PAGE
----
Stroke is one of the leading causes of chronic disability and mortality, with 102 million disability-adjusted life years lost annually (Steven, 2008). The Global Burden of Disease, Injuries, and Risk Factors Study (GBD 2015) reported a shift from communicable diseases toward non-communicable diseases like cerebrovascular events. While the incidence of stroke is decreasing in the developed world, it has peaked in low- and middle-income countries like India due to demographic transition and rapid shifts in the socioeconomic milieu (Thomson, 1998). The estimated adjusted prevalence rate of stroke is reported to have a range of 84–262/100,000 in rural and 334–424/100,000 in urban India (Wichterle et al., 2002Nagai et al., 2010).

The only neuroprotective agent developed for stroke in clinical use is recombinant tissue plasminogen activator (rtPA), which is employed for thrombolysis and has a therapeutic window of merely 3–4.5 h. There is thus a compelling need to develop therapeutic agents that extend beyond the first few hours after onset of stroke. This requires a paradigm shift to the usage of new strategies from neuroprotection to neuro-restoration that treat the injured or compromised brain tissue.

The majority of stroke survivors are left with some degree of disability, particularly upper limb dysfunction, despite several neurorehabilitation therapies. Physical therapy incorporating exercises, motor learning principles, motor cortex stimulation (using rTMS, TDCS), and assistive technologies aid the restoration of functional movements (Tae-Hoon and Yoon-Seok, 2012). The emergence of regenerative medicine has fueled interest across readers and clinicians to study its potential. Over the last decade, an enormous amount of work has been done exploring the potential of a variety of cells like adult stem cells, umbilical cord blood, and cells from adipose tissue and skin.

Pattern of Stroke Recovery

The recovery after stroke has been explained as a rich cascade of events encompassing cellular, molecular, genetic, demographic, and behavioral components. Such factors have been proven as covariates in therapeutic trials of restorative agents with a sound neurobiological basis. Advances in functional neuroimaging and brain mapping methods have provided a valuable parallel system of data collection for stroke recovery in humans. The recovery in a stroke-affected individual will largely depend on the size of lesion, the internal milieu of the brain injury, and the age and comorbid status of the patient. In general, the first epoch encompasses the initial hours after a stroke, when rapid change occurs in blood flow, edema, pro-inflammatory mechanisms. A second epoch is related to spontaneous behavioral recovery, which begins a few days after stroke onset and lasts several weeks. During this epoch, the brain is galvanized to initiate repair, as endogenous repair-related events reaching peak levels, suggesting a golden period for initiating exogenous restorative therapies. A third epoch begins weeks to months after stroke, when spontaneous behavioral gains have generally reached a plateau, and this stable state is responsive to many restorative interventions (Steven, 2008).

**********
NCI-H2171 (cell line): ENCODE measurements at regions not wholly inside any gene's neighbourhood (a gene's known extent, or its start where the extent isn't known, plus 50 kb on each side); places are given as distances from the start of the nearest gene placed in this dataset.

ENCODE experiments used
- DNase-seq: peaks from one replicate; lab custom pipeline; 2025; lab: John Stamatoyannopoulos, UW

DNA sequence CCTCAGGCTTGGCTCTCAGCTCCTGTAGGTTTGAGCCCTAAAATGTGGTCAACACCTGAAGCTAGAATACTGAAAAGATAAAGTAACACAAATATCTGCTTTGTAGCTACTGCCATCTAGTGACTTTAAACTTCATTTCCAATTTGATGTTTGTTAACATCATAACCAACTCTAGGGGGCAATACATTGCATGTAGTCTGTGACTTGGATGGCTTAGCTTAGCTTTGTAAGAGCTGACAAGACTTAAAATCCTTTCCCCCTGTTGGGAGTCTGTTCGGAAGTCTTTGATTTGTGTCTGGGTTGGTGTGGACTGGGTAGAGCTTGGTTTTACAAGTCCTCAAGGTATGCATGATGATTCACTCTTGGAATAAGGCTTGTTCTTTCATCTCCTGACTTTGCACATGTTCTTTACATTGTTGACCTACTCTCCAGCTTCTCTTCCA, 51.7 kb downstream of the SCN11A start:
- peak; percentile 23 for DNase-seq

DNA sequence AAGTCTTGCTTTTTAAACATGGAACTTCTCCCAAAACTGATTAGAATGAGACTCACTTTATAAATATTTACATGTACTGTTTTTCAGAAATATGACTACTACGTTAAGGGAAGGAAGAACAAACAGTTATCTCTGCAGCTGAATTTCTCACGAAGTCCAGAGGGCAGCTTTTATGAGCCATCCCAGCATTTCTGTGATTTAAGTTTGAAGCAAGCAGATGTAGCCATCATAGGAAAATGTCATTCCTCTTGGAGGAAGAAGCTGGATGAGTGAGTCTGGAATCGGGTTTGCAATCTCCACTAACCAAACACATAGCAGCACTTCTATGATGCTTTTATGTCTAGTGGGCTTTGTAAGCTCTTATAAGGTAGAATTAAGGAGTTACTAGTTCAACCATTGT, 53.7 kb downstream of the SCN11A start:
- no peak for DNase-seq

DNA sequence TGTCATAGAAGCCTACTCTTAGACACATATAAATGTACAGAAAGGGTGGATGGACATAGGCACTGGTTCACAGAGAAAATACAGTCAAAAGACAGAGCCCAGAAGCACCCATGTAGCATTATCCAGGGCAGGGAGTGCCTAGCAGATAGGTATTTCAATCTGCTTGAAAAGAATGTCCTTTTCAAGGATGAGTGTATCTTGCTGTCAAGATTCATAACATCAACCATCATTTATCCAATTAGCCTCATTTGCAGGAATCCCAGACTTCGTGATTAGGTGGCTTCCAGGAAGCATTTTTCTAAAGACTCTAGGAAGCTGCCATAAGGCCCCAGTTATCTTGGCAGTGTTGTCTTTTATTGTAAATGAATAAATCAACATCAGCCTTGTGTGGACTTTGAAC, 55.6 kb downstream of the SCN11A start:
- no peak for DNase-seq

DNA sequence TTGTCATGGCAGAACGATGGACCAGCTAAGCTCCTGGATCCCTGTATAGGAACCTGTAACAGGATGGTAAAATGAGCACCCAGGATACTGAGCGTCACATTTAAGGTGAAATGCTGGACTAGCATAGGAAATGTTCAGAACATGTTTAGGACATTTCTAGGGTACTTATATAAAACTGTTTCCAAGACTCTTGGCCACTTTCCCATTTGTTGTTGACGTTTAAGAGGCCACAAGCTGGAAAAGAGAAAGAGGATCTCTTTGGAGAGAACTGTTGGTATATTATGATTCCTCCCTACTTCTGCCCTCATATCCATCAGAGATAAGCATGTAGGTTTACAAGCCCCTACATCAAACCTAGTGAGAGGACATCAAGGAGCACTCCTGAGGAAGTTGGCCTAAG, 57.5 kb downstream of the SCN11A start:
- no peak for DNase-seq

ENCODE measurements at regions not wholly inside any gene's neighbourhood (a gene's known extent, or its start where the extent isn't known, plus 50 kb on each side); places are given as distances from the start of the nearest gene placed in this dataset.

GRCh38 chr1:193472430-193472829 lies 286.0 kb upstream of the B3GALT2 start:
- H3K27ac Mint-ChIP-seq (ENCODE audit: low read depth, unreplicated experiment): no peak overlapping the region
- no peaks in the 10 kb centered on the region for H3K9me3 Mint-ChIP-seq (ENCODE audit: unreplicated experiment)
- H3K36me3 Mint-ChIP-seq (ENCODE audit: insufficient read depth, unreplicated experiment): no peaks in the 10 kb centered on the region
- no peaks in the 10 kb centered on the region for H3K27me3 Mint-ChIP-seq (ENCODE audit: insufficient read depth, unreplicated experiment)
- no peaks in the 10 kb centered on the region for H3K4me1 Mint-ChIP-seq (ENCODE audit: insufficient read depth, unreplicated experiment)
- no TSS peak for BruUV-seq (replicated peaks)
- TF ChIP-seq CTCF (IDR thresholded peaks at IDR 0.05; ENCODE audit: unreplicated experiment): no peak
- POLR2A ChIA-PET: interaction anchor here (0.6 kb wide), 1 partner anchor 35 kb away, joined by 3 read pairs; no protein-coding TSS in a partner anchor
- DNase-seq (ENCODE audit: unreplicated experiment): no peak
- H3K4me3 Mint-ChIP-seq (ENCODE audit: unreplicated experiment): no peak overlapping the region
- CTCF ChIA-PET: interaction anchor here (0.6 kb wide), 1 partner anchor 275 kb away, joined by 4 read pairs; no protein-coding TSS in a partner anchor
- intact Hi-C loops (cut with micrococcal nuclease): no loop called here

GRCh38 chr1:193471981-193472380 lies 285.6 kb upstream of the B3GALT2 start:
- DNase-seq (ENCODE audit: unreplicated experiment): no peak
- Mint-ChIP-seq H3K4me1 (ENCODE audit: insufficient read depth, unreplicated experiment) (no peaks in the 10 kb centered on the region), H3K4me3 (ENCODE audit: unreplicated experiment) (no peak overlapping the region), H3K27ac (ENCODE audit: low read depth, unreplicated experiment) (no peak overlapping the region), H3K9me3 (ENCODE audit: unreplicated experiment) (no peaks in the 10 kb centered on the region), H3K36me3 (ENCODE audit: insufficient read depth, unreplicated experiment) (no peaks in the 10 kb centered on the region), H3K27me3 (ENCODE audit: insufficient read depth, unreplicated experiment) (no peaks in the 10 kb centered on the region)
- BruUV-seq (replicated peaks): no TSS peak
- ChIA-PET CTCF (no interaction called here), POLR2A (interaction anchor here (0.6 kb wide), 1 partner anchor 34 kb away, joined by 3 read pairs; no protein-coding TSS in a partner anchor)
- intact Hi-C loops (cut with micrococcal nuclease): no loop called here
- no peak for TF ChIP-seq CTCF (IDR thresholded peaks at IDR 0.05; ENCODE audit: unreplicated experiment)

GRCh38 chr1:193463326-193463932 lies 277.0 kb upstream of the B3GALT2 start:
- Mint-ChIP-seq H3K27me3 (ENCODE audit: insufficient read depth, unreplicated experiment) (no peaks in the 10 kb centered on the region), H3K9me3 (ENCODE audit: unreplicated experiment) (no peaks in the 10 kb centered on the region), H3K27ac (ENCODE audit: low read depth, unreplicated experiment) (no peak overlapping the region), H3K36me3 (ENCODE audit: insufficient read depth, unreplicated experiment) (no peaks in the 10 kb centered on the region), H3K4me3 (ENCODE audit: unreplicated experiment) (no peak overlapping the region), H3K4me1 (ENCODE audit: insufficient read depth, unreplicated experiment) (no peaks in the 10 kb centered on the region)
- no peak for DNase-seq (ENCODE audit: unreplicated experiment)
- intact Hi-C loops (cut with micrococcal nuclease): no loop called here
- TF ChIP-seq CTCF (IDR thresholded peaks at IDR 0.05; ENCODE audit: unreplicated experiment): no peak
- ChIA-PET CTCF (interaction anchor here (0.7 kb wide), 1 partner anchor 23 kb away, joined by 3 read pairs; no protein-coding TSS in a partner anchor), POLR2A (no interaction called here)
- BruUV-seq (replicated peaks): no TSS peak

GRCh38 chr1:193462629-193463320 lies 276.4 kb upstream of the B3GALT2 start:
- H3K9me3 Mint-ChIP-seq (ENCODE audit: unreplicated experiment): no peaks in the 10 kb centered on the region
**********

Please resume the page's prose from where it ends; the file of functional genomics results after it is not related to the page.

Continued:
Mechanisms of Action of Stem Cells in Neural Repair

Stem cells have the capacity to differentiate into all types of cells. Exogenously administered cells appear to stimulate endogenous reparative processes and do not replace injured cerebral tissue. It was once thought that intravenously administered cells would home in on the injured site and replace the dead neurons, but the current ideology for the use of these cells holds that these cells release many trophic factors like VEGF, IGF, BDNF, and tissue growth factors that stimulate brain plasticity and recovery mechanisms. Upregulation of growth factors, prevention of ongoing cell death, and enhancement of synaptic connectivity between the host and graft are some of the common pathways through which intravenous stem cells work as “chaperones.” Regarding the timing of transplantation, preclinical studies have shown that cell therapy increases functional recovery after acute, sub-acute, and chronic stroke (Bliss et al., 2010), but few studies have compared different time windows, with differing results according to the model system and cell type studied. All of the possible modes of action of stem cells have been described in Figure 1.